keplernewton - Department of Physics & Astronomy

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Transcript keplernewton - Department of Physics & Astronomy

Making Sense of the Universe:
Understanding Motion and Gravity
© 2010 Pearson Education, Inc.
How do we describe motion?
Precise definitions to describe motion:
• Speed: Rate at which object moves
speed = distance units of m
Example: 10 m/s
• Velocity: Speed and direction
Example: 10 m/s, due east
• Acceleration: Any change in
velocity units of speed/time (m/s2)
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The Acceleration of Gravity
• All falling objects
accelerate at the
same rate (not
counting friction
of air resistance).
• On Earth, g ≈ 10
m/s2: speed
increases 10 m/s
with each second
of falling.
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The Acceleration of Gravity (g)
• Galileo showed that
g is the same for all
falling objects,
regardless of their
Apollo 15 demonstration
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How is mass different from weight?
• Mass – the amount of matter in an object
• Weight – the force that acts upon an object
You are weightless in free-fall!
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Why are astronauts quasiweightless in space?
• There is gravity in space.
• Weightlessness is due to a
constant state of free-fall.
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What determines the strength of gravity?
The universal law of gravitation:
1. Every mass attracts every other mass.
2. Attraction is directly proportional to the product of
their masses.
3. Attraction is inversely proportional to the square of
the distance between their centers.
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Kepler and the Laws of Planetary Motion
• Kepler first tried to match Tycho’s
observations with circular orbits
• But an 8-arcminute discrepancy
led him eventually to ellipses.
Johannes Kepler
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“If I had believed that we could
ignore these eight minutes [of
arc], I would have patched up
my hypothesis accordingly. But,
since it was not permissible to
ignore, those eight minutes
pointed the road to a complete
reformation in astronomy.”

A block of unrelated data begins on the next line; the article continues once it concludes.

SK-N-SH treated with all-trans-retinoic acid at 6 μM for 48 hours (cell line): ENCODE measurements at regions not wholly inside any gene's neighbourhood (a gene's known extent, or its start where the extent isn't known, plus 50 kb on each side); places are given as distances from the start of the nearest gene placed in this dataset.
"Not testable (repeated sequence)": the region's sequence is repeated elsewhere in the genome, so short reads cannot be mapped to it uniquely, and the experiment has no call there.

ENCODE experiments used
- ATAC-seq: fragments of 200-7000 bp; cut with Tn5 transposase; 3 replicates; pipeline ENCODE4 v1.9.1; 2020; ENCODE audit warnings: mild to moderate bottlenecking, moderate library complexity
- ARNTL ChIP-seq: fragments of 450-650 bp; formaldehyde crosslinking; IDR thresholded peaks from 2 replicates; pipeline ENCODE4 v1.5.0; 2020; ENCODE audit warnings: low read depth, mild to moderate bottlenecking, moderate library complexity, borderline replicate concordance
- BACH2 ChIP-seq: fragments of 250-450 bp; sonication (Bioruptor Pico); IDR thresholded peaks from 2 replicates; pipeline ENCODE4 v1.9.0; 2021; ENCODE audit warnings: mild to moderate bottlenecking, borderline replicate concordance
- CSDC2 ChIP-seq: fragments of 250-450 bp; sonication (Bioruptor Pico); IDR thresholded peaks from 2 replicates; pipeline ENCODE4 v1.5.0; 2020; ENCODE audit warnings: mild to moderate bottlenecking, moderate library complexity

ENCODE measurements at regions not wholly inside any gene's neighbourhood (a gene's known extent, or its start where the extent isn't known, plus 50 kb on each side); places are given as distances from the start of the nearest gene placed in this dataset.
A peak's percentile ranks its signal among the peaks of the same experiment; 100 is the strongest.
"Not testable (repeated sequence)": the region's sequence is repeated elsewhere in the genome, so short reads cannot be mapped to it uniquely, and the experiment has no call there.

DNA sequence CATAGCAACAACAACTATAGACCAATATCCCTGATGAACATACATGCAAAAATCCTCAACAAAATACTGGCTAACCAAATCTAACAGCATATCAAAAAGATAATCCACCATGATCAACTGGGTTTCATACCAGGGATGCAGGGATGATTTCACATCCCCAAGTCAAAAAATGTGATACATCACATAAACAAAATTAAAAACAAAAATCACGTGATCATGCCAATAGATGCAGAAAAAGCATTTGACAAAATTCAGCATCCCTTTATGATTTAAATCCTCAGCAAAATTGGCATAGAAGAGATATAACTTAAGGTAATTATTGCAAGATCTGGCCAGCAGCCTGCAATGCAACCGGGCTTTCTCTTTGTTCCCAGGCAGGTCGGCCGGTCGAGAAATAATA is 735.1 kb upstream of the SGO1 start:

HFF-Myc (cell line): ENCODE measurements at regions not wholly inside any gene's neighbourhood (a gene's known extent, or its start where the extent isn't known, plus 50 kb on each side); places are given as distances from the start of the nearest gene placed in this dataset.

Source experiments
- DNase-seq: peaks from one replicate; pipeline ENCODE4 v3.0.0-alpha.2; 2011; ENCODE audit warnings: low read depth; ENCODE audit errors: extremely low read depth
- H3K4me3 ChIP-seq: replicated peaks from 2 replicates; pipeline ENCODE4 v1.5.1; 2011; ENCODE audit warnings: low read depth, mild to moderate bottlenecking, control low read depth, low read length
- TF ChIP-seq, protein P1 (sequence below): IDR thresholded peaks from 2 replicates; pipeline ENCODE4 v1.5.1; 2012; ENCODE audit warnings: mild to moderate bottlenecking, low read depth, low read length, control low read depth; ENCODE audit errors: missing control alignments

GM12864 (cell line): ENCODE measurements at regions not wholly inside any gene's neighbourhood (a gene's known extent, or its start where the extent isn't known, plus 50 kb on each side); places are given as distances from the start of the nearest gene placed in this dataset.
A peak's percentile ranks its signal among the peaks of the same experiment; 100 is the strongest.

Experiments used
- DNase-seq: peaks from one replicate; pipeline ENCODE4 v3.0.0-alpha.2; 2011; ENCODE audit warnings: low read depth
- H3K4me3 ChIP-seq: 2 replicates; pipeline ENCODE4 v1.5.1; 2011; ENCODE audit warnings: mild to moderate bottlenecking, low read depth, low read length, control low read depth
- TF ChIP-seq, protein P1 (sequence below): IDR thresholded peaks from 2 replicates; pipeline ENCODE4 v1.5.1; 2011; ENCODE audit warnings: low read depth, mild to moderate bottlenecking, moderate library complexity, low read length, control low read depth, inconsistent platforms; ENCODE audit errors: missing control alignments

What is an ellipse?
An ellipse looks like an elongated circle.
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What are Kepler’s three laws of planetary motion?
Kepler’s First Law: The orbit of each planet
around the Sun is an ellipse with the Sun at one
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Kepler’s Second Law: As a planet moves around
its orbit, it sweeps out equal areas in equal times.
This means that a planet travels faster when it is nearer to the
Sun and slower when it is farther from the Sun.
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Kepler’s Third Law
More distant planets orbit the Sun at slower
average speeds, obeying the relationship
p2 = a3
p = orbital period in years
a = avg. distance from Sun in AU
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How does Newton’s law of gravity extend
Kepler’s laws?
• Kepler’s first two laws apply to all orbiting
objects, not just planets.
• Ellipses are not the only
orbital paths. Orbits can be:
– bound (ellipses)
– unbound
• parabola
• hyperbola
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Center of Mass
• Because of momentum
conservation, orbiting
objects orbit around
their center of mass.
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Newton and Kepler’s Third Law
Newton’s laws of gravity and motion showed that
the relationship between the orbital period and
average orbital distance of a system tells us the
total mass of the system.
• Earth’s orbital period (1 year) and average distance (1 AU)
tell us the Sun’s mass.
• Orbital period and distance of a satellite from Earth tell us
Earth’s mass.
• Orbital period and distance of a moon of Jupiter tell us
Jupiter’s mass.
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Newton’s Version of Kepler’s Third Law
p2 
G ( M1  M 2 )
4 2
M1  M 2 
p = orbital period
a = average orbital distance (between centers)
(M1 + M2) = sum of object masses
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How do gravity and energy together
allow us to understand orbits?
• Total orbital energy
(gravitational +
kinetic) stays
constant if there is
no external force.
• Orbits cannot
Total orbital energy stays constant.
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Changing an Orbit
So what can make an object
gain or lose orbital energy?
Friction or atmospheric
A gravitational encounter
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Escape Velocity
• If an object gains enough
orbital energy, it may
escape (change from a
bound to unbound orbit).
• Escape velocity from
Earth ≈ 11 km/s from sea
level (about 40,000 km/hr)
© 2010 Pearson Education, Inc.